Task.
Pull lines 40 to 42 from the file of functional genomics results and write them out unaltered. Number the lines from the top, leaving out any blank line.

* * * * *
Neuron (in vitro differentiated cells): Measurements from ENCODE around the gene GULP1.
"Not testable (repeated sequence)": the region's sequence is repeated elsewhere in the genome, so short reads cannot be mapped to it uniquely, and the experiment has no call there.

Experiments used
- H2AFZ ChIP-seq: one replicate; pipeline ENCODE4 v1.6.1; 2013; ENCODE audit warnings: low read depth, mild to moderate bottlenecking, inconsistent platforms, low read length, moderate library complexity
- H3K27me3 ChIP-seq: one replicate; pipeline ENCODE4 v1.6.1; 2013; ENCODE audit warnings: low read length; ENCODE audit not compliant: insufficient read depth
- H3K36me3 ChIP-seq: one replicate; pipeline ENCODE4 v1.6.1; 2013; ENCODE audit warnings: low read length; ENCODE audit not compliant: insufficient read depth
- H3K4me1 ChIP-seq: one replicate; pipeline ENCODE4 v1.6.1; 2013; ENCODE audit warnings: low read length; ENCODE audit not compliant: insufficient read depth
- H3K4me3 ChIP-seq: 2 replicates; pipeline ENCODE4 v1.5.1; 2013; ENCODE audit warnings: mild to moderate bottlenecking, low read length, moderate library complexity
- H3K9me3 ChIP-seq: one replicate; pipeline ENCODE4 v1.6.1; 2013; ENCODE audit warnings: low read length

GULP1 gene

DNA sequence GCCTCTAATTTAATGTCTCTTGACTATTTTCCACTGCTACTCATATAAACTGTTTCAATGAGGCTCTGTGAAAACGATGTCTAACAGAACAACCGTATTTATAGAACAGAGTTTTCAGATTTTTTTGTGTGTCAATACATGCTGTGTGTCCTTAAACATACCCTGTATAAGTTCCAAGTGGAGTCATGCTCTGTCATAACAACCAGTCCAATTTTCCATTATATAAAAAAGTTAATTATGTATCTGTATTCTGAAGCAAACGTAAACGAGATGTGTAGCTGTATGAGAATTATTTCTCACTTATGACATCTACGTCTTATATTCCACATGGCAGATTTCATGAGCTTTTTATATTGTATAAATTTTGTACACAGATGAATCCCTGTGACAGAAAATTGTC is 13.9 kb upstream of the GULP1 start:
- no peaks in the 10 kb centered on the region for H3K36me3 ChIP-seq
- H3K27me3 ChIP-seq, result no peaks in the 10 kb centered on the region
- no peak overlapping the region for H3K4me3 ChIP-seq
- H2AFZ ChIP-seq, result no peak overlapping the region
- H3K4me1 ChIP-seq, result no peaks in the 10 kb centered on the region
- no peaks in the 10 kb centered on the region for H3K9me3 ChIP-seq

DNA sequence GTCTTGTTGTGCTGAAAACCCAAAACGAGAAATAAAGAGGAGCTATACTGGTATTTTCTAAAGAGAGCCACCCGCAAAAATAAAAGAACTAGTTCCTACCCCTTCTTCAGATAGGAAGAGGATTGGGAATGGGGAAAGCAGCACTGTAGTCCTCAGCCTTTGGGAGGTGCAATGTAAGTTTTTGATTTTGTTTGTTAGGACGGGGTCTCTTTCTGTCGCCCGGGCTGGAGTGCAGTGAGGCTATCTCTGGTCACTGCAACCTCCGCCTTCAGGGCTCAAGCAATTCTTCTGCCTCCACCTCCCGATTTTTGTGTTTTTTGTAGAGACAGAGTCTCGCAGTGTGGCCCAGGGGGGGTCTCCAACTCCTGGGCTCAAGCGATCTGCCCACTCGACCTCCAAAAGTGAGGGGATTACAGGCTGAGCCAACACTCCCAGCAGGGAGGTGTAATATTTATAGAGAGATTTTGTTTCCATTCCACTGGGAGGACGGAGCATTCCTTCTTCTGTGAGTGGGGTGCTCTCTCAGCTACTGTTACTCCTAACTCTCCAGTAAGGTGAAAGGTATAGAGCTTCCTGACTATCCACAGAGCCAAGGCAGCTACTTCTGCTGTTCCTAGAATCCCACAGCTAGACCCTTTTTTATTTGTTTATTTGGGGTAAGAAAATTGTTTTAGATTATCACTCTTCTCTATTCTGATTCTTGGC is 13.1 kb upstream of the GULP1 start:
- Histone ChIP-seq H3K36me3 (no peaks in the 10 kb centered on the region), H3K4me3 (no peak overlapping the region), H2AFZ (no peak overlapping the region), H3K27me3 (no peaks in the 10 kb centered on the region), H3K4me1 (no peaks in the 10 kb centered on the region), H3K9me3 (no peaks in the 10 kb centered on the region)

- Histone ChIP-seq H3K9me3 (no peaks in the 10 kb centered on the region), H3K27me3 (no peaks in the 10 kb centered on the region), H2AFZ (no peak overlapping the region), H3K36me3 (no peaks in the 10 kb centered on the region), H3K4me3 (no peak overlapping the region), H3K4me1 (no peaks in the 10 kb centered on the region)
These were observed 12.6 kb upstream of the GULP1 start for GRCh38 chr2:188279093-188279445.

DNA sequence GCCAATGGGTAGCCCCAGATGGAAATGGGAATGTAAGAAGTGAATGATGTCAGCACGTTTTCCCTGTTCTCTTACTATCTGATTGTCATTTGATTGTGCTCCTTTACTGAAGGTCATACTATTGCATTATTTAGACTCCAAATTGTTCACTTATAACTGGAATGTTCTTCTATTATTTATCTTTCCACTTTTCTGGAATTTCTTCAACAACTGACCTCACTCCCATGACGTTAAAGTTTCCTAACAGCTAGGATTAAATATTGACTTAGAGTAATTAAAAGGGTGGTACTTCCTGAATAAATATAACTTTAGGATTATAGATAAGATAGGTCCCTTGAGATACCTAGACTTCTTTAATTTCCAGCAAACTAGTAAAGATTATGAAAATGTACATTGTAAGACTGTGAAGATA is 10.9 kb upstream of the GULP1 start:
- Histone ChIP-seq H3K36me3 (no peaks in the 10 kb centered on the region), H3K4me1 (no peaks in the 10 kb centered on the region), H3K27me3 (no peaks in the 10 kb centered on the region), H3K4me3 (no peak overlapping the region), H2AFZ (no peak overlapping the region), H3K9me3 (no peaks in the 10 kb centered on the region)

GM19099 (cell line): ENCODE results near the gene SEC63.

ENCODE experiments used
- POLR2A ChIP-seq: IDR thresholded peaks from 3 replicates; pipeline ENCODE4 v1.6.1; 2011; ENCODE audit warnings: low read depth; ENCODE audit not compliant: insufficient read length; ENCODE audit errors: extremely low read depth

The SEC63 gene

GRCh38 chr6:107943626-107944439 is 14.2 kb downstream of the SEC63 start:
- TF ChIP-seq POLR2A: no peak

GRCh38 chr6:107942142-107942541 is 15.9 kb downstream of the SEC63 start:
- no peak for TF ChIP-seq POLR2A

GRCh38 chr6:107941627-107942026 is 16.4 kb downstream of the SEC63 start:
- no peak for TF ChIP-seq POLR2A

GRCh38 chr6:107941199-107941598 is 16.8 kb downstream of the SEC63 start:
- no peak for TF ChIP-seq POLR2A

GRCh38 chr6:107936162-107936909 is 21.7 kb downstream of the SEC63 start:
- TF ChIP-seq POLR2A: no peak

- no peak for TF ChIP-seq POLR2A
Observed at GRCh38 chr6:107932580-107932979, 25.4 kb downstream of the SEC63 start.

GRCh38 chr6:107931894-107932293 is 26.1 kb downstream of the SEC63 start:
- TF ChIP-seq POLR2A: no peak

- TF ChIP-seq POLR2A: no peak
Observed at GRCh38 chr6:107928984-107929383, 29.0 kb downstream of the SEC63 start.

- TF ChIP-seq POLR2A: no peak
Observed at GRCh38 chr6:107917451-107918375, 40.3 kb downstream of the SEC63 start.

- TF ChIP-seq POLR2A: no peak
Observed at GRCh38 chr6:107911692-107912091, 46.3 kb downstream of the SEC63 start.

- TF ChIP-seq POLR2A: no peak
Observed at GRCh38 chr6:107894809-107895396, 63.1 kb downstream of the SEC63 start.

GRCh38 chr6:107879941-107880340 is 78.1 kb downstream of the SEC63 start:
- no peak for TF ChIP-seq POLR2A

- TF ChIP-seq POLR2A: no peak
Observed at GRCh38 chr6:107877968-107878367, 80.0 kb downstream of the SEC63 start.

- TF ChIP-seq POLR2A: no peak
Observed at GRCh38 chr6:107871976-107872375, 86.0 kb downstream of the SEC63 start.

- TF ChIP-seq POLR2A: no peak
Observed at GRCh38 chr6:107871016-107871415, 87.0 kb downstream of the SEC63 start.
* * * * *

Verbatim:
GRCh38 chr6:107931894-107932293 is 26.1 kb downstream of the SEC63 start:
- TF ChIP-seq POLR2A: no peak

- TF ChIP-seq POLR2A: no peak